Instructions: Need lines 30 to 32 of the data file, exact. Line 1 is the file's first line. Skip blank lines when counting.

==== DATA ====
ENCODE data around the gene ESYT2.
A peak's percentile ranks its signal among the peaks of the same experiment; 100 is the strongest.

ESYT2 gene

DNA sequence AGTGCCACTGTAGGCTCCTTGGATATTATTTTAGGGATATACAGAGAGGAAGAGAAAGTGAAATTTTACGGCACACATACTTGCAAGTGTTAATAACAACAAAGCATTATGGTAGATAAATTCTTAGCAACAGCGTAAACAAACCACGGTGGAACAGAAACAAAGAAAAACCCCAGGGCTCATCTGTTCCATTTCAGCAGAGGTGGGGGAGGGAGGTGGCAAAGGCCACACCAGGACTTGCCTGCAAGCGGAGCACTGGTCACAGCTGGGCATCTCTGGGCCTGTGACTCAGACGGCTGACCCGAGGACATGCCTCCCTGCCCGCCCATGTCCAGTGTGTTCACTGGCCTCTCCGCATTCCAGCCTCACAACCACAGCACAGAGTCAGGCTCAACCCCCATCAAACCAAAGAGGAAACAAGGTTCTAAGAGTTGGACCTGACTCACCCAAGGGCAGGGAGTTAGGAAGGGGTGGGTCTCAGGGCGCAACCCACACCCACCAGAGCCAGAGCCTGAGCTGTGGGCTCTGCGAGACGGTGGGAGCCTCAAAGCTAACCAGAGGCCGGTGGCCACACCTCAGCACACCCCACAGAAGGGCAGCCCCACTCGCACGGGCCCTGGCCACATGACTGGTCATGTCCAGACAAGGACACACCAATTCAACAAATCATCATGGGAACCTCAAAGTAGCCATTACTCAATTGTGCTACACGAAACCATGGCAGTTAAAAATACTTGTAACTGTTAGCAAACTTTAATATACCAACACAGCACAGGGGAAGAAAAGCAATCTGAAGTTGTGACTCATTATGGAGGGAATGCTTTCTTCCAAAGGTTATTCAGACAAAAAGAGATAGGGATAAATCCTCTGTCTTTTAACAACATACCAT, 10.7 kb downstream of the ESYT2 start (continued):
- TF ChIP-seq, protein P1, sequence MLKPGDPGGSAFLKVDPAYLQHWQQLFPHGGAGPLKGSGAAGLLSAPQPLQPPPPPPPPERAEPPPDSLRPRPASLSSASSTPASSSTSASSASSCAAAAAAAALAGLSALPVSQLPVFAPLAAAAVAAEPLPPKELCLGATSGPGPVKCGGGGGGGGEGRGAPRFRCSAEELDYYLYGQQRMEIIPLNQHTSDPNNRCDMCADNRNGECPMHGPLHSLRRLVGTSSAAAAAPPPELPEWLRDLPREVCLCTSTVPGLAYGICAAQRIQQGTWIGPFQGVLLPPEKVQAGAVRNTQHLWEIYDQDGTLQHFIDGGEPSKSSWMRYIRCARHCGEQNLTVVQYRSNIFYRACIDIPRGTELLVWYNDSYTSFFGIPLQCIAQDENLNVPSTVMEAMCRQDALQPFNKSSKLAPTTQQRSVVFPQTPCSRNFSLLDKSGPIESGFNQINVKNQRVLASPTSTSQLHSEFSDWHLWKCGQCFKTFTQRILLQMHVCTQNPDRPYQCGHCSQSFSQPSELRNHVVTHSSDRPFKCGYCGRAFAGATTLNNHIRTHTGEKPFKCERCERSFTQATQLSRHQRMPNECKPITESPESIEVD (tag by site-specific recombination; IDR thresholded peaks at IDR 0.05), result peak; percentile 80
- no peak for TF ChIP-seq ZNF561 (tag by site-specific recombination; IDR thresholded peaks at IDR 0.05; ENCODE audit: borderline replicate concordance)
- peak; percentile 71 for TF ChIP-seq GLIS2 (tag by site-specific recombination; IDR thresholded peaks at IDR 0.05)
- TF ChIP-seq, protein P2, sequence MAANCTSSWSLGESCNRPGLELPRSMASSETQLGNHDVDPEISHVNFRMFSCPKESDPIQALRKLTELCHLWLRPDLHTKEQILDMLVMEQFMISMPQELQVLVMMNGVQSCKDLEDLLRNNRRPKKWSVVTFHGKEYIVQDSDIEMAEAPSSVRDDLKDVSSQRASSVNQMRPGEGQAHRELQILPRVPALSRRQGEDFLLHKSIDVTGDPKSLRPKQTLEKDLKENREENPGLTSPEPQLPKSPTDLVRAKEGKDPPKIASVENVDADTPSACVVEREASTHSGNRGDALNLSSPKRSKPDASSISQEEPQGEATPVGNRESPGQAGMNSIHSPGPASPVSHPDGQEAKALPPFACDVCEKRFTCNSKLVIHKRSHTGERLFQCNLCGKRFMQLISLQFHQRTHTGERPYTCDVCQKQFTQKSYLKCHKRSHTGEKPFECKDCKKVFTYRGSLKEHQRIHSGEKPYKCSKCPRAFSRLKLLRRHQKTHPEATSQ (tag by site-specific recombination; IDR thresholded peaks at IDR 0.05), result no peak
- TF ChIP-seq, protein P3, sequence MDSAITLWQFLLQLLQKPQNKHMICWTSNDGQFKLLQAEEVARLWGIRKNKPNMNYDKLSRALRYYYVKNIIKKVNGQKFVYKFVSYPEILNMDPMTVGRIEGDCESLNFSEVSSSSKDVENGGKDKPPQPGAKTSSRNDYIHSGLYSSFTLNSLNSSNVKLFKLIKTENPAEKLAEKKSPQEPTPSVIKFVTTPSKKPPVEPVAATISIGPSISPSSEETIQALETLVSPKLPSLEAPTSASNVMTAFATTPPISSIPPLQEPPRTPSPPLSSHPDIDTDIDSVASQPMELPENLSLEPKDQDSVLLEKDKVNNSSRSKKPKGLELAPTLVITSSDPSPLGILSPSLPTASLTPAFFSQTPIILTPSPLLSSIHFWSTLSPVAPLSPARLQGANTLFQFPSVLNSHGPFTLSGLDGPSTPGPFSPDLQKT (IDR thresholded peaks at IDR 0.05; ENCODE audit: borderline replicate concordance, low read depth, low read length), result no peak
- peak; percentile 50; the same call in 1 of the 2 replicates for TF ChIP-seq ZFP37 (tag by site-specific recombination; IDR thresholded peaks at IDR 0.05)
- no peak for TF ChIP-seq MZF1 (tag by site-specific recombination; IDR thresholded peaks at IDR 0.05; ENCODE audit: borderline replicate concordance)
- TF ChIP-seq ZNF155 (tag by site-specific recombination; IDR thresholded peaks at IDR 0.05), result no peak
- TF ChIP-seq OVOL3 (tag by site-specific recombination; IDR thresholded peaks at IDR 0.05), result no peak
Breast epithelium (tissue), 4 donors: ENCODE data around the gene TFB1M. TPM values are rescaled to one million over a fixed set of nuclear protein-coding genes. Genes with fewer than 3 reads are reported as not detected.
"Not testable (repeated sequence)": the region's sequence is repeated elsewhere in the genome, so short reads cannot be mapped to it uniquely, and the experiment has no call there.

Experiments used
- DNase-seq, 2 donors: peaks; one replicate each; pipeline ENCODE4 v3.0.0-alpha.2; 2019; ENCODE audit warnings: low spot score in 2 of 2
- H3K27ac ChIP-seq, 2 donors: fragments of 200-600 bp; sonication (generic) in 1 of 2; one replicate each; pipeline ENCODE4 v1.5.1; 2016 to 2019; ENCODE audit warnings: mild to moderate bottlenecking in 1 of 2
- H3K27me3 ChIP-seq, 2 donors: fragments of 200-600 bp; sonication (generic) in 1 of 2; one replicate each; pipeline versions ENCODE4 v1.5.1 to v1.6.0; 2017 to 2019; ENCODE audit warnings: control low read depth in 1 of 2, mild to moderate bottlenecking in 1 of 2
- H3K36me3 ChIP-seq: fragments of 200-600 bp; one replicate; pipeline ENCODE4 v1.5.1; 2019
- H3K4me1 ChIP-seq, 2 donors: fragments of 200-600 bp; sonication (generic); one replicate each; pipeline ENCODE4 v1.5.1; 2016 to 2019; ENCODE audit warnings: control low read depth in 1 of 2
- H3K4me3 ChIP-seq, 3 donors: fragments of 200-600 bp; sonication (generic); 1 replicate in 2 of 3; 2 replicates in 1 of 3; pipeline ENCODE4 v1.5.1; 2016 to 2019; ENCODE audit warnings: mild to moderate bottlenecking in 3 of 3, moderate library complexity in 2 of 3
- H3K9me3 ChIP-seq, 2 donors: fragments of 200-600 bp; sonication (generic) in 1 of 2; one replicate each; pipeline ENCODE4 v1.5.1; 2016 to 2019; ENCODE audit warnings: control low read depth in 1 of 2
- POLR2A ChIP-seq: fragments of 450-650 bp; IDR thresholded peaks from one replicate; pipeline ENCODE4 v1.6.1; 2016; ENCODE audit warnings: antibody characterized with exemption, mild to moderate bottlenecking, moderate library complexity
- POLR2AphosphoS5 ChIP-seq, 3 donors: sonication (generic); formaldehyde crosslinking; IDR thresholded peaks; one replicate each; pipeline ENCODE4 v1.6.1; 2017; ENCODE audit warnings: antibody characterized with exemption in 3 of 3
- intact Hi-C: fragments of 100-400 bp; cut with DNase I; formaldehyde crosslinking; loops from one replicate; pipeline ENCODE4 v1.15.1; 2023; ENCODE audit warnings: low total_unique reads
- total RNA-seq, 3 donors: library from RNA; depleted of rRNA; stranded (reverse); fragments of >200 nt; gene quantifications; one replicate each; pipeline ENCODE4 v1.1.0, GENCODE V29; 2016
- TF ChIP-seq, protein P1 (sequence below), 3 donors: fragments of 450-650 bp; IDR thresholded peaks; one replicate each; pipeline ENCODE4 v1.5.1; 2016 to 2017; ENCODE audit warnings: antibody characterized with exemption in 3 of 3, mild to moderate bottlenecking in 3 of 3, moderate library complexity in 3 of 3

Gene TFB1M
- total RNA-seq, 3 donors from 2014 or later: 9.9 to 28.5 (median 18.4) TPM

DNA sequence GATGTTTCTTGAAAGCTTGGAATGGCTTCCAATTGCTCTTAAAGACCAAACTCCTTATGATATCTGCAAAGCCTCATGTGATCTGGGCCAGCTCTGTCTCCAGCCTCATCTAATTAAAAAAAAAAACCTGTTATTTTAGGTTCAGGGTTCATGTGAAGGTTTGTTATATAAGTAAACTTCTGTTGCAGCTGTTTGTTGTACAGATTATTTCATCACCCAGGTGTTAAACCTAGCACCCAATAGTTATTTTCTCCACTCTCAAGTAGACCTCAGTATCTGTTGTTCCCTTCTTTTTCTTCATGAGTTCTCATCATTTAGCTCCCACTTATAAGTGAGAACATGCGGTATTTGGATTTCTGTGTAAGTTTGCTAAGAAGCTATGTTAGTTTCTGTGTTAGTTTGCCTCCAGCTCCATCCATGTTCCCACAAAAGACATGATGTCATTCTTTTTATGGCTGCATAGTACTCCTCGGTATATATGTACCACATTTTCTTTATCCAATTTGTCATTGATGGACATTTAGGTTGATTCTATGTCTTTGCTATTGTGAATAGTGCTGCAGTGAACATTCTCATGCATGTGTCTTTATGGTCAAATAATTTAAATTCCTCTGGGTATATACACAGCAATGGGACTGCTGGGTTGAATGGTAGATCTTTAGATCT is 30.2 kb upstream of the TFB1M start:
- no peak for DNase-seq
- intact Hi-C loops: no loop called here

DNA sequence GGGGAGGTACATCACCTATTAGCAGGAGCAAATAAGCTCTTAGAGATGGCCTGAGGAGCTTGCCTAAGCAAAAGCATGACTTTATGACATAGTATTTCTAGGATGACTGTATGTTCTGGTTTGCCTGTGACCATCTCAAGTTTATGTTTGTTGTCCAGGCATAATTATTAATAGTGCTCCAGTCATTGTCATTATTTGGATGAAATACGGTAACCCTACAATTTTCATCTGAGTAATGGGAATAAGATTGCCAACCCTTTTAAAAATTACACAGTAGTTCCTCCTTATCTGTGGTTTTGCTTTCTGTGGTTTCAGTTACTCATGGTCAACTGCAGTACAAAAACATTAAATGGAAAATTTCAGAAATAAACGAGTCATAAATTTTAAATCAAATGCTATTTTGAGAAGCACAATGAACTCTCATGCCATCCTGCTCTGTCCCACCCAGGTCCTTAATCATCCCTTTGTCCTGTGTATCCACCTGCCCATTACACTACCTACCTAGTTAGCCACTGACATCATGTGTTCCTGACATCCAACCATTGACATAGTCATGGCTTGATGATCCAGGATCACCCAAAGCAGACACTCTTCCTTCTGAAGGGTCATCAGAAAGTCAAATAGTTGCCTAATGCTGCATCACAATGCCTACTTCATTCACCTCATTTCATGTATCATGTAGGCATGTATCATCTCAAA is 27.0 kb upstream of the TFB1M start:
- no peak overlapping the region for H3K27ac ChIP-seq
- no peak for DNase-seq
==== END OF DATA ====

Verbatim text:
- total RNA-seq, 3 donors from 2014 or later: 9.9 to 28.5 (median 18.4) TPM

DNA sequence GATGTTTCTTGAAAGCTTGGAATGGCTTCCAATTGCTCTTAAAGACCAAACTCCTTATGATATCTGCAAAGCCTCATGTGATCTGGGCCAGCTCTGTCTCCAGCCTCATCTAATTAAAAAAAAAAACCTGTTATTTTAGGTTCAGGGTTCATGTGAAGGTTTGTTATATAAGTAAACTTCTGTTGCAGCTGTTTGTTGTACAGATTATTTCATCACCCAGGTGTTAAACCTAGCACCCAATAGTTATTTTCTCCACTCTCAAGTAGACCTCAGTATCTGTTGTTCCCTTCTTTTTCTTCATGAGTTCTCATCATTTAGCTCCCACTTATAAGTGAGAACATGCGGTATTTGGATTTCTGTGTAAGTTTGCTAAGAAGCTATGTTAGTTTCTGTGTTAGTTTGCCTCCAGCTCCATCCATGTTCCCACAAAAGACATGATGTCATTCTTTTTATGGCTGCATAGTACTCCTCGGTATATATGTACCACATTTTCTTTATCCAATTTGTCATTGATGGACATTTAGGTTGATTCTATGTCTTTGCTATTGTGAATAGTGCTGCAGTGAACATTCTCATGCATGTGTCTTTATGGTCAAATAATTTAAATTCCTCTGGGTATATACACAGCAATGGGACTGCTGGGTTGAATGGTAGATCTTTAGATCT is 30.2 kb upstream of the TFB1M start:
- no peak for DNase-seq